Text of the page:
“Adam is a very progressive leader. We all remember how he handled the situation with the former owner of the Clippers [Donald Sterling, who was forced to sell the team over racist comments]. It made everybody proud because it was the right thing to do,” Popovich said (via MySanAntonio.com). “A couple of years ago, I was walking the streets in New York City during the gay pride parade. I turned around and here comes a float, and Adam is standing on a float with a big sign in support of LGBTQ. And I felt great again, just like I did with the Clipper deal.”
The sports arm of Chinese broadcaster CCTV countered that “any remarks that challenge national sovereignty and social stability do not belong to the category of free speech.” Silver told reporters in Tokyo on Tuesday that he anticipated a financial fallout over the matter. “I do know there are consequences from freedom of speech; we will have to live with those consequences,” he said.
Popovich, who has said that Trump “brings out the dark side of human beings for his own purpose” and has called him a “soulless coward,” didn’t mention the president by name Tuesday night, but his meaning was clear as he spoke about how Silver seemed to put free speech ahead of the economic riches that China represents as an NBA market.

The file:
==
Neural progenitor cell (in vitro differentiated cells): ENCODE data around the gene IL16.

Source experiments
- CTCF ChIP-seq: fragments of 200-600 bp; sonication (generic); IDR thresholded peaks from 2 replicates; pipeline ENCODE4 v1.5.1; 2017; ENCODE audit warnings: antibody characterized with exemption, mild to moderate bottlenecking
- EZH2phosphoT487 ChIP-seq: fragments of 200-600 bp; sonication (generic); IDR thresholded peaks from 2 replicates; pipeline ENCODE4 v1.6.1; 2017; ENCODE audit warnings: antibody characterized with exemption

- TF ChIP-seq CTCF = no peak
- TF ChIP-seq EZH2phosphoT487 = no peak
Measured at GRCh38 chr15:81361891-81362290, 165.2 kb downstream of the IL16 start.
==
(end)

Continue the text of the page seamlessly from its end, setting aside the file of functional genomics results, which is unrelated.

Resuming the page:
“[Silver] came out strongly for freedom of speech. I felt great again. He’s been a heck of a leader in that respect and very courageous. Then you compare it to what we’ve had to live through the past three years, it’s a big difference. A big gap there, leadership-wise and courage-wise,” Popovich said. “It wasn’t easy for him to say. He said that in an environment fraught with possible economic peril. But he sided with the principles that we all hold dearly, or most of us did until the last three years. I’m thrilled with what he said. The courage and leadership displayed is off the charts by comparison.”
He continued, “We’ve all talked about or heard about all the talking heads have and everybody for the last three years, ‘What kind of country do you want to be? Who are we? Where do we want to go?’ Adam said something that helps you understand what direction you need to go in, rather than the cowardice of not being able to respond to something of the murder of Mr. [Jamal] Khashoggi [a Washington Post contributing columnist]. There are many, many incidents like that where leadership and courage mean nothing. It’s all about personal aggrandizement. I was thrilled.”